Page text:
7 Things You Need to Know About Singapore’s Digital Banking Licensesby Fintechnews Singapore July 2, 2019
Following the announcement and issuing of Hong Kong’s virtual banking license, Singapore has announced their intentions to launch the same; to allow entities without banking parentage to conduct banking activities.
Digital banks generally refers to banking entities that operate without physical branches, Singapore’s interest in digital banks comes from a similar motivation that has pushed today’s banks into going online: ability to reach a wider segment of customers, lower costs and the potential to automate much of the blockages slowing down your typical banking operation.
Depending on which part of the world you’re from it comes in many names; neo-banks, challenger banks, virtual banks and digital-only banks.
In Singapore’s case, the digital banking license is specifically being implemented to help serve underserved segments, like small businesses, and in fact, applicants will have to make their case to MAS about what their value proposition is in fulfilling unmet banking needs.
Varun Mittal, EY Global Emerging Markets Fintech Leader, comments:
“MAS has always been one of the strongest proponents of managing the balance between promoting innovation, while implementing a risk-based approach towards regulating new products, delivery and service mechanisms.”
Here’s what you need to know about virtual banking in Singapore:
1. Singapore Will Issue Up to 5 Licenses
Tharman Shanmugaratnam, Chairman of the Monetary Authority of Singapore, said that the 5 virtual banking licenses will include two full digital banking licenses, and three digital wholesale licenses that will specifically cater to SMEs and other non-retail segments in Singapore.
These 5 licensees will be granted as part of MAS’ pilot, and the regulator will be studying whether it is feasible to offer more licenses in the future.
2. Existing Banks Don’t Need Additional Licenses
In fact, existing banks already licensed in the nation can launch their own digital banks, and the soon-to-be five licensees will be added into the ecosystem to operate alongside any digital banks that may be launched and run by established financial institutions. This will be regulated under existing internet banking regulation introduced in 2000.
So Singapore may end up with much more than 5 digital banks overall, only that they will be operated under existing licenses.
3. There’s Two Types of Licenses
Three digital wholesale bank licenses, geared towards providing banking services to SMEs can’t take deposits from individuals (except for fixed deposits at least SG$250,000) but free to open and maintain business deposit accounts for SMEs and other businesses.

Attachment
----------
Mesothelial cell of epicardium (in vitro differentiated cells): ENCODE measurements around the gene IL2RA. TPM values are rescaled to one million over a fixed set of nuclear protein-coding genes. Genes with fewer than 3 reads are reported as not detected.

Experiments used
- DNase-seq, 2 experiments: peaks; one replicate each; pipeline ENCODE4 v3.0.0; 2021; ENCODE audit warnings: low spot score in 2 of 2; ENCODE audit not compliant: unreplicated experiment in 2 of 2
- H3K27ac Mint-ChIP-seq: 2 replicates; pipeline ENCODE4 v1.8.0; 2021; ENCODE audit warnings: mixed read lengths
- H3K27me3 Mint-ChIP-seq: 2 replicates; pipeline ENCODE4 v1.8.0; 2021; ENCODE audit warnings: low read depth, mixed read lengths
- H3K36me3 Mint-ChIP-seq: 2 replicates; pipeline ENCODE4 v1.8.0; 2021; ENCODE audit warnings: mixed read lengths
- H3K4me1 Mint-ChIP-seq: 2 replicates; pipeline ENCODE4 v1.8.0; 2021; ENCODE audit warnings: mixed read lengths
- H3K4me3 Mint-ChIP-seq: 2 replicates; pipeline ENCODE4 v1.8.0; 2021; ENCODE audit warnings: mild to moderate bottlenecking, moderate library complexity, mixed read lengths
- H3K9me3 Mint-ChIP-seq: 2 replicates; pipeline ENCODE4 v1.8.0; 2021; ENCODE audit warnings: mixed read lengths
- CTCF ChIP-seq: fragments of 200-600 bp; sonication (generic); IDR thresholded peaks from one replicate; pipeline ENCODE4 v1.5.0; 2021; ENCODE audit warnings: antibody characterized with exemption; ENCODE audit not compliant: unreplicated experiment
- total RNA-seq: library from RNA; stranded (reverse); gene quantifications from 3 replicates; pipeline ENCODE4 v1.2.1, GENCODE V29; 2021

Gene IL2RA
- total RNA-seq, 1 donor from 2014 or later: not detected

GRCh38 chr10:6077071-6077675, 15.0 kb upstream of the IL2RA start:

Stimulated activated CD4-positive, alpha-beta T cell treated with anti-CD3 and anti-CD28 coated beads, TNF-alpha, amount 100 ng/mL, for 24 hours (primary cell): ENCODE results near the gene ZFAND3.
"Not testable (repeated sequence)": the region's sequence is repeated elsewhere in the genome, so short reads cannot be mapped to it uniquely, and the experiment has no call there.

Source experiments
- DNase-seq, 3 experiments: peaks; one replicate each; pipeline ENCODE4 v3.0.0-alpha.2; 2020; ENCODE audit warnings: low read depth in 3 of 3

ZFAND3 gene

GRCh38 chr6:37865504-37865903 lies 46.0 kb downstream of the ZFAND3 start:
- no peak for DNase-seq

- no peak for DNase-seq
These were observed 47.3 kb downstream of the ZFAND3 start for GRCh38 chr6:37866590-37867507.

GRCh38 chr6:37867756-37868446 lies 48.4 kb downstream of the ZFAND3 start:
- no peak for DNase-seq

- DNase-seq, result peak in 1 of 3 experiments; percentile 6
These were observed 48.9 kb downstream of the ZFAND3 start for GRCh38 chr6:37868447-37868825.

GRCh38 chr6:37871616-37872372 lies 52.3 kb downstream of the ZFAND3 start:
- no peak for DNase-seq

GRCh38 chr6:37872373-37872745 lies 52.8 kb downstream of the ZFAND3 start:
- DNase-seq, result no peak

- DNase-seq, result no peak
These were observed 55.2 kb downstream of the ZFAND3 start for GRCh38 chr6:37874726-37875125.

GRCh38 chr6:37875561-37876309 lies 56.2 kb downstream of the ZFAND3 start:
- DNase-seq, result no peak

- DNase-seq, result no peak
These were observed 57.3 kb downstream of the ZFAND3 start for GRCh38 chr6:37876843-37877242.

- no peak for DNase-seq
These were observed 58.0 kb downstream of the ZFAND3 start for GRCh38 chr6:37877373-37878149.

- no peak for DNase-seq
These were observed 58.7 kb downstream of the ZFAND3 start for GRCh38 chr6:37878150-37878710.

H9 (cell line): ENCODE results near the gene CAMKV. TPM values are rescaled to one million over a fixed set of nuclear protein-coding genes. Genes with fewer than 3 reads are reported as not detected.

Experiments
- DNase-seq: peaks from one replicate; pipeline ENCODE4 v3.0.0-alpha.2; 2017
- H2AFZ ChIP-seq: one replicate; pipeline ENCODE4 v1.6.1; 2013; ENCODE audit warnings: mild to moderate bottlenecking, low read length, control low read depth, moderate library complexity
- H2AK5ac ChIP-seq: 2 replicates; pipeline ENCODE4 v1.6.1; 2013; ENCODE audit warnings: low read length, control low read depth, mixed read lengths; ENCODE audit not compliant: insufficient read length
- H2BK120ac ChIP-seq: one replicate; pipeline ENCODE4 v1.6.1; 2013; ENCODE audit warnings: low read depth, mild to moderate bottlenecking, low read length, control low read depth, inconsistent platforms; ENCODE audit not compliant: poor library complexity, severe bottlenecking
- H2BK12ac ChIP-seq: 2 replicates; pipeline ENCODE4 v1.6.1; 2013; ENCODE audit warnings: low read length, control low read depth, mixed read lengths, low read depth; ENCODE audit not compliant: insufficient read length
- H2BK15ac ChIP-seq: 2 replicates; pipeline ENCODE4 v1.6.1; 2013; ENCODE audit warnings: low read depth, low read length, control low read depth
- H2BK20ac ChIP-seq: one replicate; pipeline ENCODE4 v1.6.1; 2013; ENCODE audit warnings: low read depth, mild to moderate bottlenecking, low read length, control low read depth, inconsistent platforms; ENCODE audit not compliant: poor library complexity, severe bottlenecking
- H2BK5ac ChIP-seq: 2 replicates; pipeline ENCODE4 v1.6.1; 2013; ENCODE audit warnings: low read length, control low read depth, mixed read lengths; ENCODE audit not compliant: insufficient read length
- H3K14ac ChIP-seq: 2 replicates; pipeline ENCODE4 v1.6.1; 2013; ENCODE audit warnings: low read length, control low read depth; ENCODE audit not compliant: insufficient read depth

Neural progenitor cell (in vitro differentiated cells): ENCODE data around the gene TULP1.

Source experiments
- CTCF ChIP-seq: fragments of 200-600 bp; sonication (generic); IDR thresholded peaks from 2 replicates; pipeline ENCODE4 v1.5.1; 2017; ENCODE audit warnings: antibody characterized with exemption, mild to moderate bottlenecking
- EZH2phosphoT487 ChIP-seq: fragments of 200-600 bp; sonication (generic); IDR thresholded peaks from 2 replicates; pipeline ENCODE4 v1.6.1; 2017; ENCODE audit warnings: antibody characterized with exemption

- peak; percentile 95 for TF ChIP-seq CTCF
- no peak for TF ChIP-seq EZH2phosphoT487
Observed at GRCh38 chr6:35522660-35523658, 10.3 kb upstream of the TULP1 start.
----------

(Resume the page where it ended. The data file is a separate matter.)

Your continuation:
Capital and liquidity rules are the same as existing wholesale banks, and they need to have a minimum paid-up capital of SG$100 million.
4. Full Banking License Will Be Granted in Stages
The first stage is the Restricted Digital Full Bank stage, in which the bank can only offer simple credit and investment products. MAS will cap the amount of deposits allowed, and they will also be barred from offering complex investment products, like structured notes, derivatives, and proprietary trading.
On the flip-side, there will be a lower minimum capital requirement levied: at only SG$15 million.
Deposit and business restrictions will slowly be relaxed once the digital bank has proven that they can manage the risks involved, and if they are delivering on its value proposition.
Once they are confirmed to not pose any significant supervisory concerns, and MAS deems that they’re met all the relevant milestones, then they will be upgraded to stage 2: Digital Full Bank license. Now, all the deposit caps are lifted, but they have to meet the minimum SG$1.5 billion capital.
There won’t be a set deadline for Stage 1 companies to graduate into Stage 2. Instead, MAS will look at whether they have a viable plan to meet the requirements of a full digital bank.
5. Potential Applicants are Razer, Grab, InstaREM, Singtel
According to Business Times, InstaRem, a Singapore-based remittance company expressed their plans to apply for the virtual banking license, as well as Razer, a gaming accessories company and budding e-wallet and fintech player.
Other companies that may be making their case for the license includes Singtel and Grab, which has launched its own slew of fintech services and rumoured to be shifting into a digital bank.
6. The New Digital Bank Needs to Be Headquartered in Singapore
A full banking license is only open to companies headquartered in Singapore, and controlled by Singaporeans. Foreign companies however, are still eligible if they form a joint venture with a local company, and the local firm holds management control over the joint entity.
Companies need to have a track record of operating an existing business in their respective technology or e-commerce fields.
Applications will open in August.
7. Disruptive Business Models May Not Get Approved
MAS will wholesale reject any bank, digital or otherwise, which will engage in value-destructive competition to gain market share.
Value-destructive competition here means when an established sector that has a lot of value is replaced, and loses value. An example is when the entry and popularity of ride-hailing destroyed the value of the taxi industry.
The implication here is that MAS will focus companies that add value to the existing ecosystem rather than disruptors, as MAS does not want to compromise the anchoring position of local banks, which holds a significant market share overall. The goal would be to keep systemic balances in check.